The set-up also invites you to teach the soundbar commands — initially just volume up, down and mute from your normal TV remote (without which you’d be scrambling for the app at every turn). But a longer menu (above) can also assign input selection to other learning buttons. Highly versatile.

Several sound options are offered — ‘Dialogue’ to emphasise speech, ‘Night Mode’ to limit dynamics and bass, and a choice of ‘Music’ or ‘Movie’ mode. These are available only under the ‘TV’ input, but we gather the settings ‘stick’ across all inputs, so if you want them when watching, say, a Blu-ray, go first to ‘TV’, press something, then leave again.

More useful, and applied across the board, are the EQ controls (left), which are rather hidden away among the app settings. Where most HEOS units have bass and treble sliders, the Home Cinema has three — treble, bass, and subwoofer. So ‘bass’ here is really more a midrange control, and we were soon able to significan­tly improve the sound of the HomeCinema in our room, for music in particular, by nudging up both the sub and the middle slider just a couple of notches. This rounded out response without overpushin­g the subwoofer (we were impressed how well the sub integrated, despite it being a relatively small unit).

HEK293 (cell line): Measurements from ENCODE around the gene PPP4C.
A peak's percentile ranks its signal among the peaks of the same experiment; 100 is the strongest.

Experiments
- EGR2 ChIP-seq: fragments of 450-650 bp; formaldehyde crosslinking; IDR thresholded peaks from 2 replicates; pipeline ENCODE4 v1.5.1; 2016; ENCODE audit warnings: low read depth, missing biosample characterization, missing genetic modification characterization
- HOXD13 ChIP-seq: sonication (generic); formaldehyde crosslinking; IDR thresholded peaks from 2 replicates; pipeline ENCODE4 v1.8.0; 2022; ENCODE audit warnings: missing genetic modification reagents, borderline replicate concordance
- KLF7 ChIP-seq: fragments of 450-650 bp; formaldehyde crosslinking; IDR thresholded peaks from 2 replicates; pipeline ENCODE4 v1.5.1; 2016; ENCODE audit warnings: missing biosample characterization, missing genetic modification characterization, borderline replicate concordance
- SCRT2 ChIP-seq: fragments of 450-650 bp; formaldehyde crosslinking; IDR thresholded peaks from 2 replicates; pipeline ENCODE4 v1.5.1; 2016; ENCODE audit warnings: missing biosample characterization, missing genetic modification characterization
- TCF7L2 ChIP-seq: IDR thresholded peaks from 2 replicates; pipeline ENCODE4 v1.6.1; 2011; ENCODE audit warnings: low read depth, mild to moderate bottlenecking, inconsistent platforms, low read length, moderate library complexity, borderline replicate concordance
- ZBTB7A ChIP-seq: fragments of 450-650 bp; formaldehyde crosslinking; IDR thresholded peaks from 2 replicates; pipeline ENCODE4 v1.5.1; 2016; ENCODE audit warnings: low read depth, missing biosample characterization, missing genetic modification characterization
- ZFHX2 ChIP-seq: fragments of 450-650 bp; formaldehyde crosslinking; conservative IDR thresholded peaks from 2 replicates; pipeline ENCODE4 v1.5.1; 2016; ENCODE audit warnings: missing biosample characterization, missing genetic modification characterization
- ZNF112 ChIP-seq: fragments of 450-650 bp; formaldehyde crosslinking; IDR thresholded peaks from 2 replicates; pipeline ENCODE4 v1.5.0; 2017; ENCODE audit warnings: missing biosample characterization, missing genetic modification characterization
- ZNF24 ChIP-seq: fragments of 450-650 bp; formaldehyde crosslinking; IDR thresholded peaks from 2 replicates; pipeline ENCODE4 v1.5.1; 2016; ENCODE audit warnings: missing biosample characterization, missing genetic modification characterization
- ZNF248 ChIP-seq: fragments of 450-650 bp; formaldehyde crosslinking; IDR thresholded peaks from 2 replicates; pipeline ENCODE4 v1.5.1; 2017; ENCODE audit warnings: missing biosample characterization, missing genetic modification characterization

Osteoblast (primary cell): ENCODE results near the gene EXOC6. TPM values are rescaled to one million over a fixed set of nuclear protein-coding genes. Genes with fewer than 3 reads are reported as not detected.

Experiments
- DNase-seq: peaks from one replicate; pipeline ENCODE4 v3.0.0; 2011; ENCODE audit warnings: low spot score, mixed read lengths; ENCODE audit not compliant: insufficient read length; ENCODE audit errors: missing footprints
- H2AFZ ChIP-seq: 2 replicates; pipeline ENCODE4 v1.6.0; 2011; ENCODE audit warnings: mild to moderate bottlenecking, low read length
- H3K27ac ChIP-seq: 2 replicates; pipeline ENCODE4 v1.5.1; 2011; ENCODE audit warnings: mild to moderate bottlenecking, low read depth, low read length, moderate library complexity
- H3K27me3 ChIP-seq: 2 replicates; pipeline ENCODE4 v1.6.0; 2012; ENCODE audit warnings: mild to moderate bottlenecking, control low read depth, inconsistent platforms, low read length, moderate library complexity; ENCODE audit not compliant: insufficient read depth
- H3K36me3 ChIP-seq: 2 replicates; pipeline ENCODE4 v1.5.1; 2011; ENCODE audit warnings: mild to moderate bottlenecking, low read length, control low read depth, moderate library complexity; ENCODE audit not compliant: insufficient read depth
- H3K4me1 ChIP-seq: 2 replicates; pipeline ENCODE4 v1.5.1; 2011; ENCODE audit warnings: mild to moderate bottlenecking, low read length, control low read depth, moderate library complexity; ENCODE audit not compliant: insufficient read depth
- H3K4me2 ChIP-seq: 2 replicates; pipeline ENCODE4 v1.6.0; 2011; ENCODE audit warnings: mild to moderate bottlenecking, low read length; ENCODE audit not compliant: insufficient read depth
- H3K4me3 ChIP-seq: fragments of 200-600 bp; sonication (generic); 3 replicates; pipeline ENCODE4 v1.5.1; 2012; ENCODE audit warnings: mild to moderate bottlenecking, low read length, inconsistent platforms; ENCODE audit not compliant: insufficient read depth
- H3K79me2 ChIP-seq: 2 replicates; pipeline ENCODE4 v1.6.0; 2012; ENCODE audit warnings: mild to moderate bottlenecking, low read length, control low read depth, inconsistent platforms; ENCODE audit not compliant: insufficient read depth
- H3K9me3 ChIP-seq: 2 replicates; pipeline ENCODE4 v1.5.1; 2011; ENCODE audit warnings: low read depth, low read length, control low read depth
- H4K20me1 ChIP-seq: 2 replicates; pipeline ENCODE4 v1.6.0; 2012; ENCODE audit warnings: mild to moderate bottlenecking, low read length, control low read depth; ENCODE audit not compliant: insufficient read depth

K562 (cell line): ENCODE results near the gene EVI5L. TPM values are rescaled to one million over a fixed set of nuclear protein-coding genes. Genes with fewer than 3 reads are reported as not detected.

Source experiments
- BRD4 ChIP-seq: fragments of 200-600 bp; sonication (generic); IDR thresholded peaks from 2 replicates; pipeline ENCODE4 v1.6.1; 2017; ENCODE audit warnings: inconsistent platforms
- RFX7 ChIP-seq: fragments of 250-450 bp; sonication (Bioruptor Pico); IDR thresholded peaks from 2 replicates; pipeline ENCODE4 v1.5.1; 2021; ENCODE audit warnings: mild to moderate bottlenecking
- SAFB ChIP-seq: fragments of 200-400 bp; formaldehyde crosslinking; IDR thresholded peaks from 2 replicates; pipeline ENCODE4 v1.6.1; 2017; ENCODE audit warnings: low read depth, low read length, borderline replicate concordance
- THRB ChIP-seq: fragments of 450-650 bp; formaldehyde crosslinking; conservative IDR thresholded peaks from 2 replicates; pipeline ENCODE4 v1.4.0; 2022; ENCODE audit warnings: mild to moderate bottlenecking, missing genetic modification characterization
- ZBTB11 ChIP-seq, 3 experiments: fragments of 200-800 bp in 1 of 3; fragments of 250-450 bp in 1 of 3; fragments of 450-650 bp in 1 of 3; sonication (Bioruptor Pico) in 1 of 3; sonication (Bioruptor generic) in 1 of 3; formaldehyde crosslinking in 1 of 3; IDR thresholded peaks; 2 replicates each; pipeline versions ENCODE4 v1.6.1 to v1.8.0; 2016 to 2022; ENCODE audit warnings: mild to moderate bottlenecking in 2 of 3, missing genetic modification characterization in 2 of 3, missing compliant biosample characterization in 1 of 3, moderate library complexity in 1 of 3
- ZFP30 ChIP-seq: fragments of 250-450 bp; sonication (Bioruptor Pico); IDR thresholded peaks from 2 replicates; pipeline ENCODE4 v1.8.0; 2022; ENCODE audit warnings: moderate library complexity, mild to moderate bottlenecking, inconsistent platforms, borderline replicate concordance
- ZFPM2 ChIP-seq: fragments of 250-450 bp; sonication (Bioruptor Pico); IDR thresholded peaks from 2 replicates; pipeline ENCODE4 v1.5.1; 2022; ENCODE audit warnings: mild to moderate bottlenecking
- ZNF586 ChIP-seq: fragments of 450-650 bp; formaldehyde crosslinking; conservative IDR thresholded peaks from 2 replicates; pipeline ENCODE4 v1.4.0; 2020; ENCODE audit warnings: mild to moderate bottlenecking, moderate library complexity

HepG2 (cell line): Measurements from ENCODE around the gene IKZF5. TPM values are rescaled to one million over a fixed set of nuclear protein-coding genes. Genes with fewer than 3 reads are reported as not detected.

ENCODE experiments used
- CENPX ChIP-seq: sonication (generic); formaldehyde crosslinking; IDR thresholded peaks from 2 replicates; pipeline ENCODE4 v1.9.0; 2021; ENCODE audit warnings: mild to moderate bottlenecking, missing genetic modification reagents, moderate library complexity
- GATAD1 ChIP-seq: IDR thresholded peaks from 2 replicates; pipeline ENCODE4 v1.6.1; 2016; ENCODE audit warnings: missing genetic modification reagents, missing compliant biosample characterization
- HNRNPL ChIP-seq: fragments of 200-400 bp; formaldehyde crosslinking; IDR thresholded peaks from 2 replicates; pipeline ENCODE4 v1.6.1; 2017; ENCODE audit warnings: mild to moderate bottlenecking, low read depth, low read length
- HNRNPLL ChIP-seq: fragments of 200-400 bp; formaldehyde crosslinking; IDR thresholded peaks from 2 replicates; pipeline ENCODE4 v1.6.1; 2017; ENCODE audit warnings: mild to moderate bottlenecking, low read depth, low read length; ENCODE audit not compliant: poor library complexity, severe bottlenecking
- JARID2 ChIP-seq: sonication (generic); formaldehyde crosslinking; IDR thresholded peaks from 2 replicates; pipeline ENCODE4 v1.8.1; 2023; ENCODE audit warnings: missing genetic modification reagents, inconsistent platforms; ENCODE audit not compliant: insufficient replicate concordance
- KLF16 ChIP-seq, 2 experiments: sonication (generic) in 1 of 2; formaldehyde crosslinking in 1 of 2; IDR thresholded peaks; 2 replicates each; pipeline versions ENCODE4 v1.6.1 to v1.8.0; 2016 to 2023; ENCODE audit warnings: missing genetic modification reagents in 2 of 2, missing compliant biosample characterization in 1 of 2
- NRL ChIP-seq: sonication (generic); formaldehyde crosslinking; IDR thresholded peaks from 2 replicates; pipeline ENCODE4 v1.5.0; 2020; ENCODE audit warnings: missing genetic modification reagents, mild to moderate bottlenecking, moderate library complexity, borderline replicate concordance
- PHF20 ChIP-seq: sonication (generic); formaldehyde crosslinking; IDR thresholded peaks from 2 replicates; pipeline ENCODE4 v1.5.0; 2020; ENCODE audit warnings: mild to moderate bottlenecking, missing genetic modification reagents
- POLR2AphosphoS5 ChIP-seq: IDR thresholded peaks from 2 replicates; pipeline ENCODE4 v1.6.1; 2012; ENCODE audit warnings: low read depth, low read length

The width of the bar also allows effective stereo, as we noted when Pandora served up ‘Hotel California’. The bass guitar was delivered with fullness across its range, the vocal well projected, and none of the spittiness on vocal sibilants that often comes from soundbars when trying to do music.

If any lower midrange congestion or bloat appeared, it could be notched out with the ‘bass slider’. And Neil Finn’s ‘Twisty Bass’ showed just how much low-end the bar/sub combo could push into a room when requested.

That bass also serves movie fare, of course, and here the default EQ seemed well chosen — as the bass pumped out impressive­ly on ‘The Lego Movie’ Blu-ray’s ‘Everything is Awesome’ we notched the subwoofer level back to its central point. And there’s a good level available — the HomeCinema doesn’t quite envelop a room like a full surround system, and the layers were prone to break down at very high volumes, but it provided an effective and dramatic performanc­e for movies, while not getting too in-yerface with casual TV viewing.

Big movie sound, effective TV sound, no duffer at music and with all the multiroom abilities of HEOS, the HomeCinema is quite the little giant, and a great addition to HEOS.

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 ??  ?? Not entirely dissimilar to a previous award-winning Denon soundbar, the HEOS HomeCinema has become a double Sound+Image Award winner in its own right.
HEOS HomeCinema wireless soundbar + sub Price: $1499 + Big movie sound + Also OK with...
Not entirely dissimilar to a previous award-winning Denon soundbar, the HEOS HomeCinema has become a double Sound+Image Award winner in its own right. IN SUMMARY HEOS HomeCinema wireless soundbar + sub Price: $1499 + Big movie sound + Also OK with...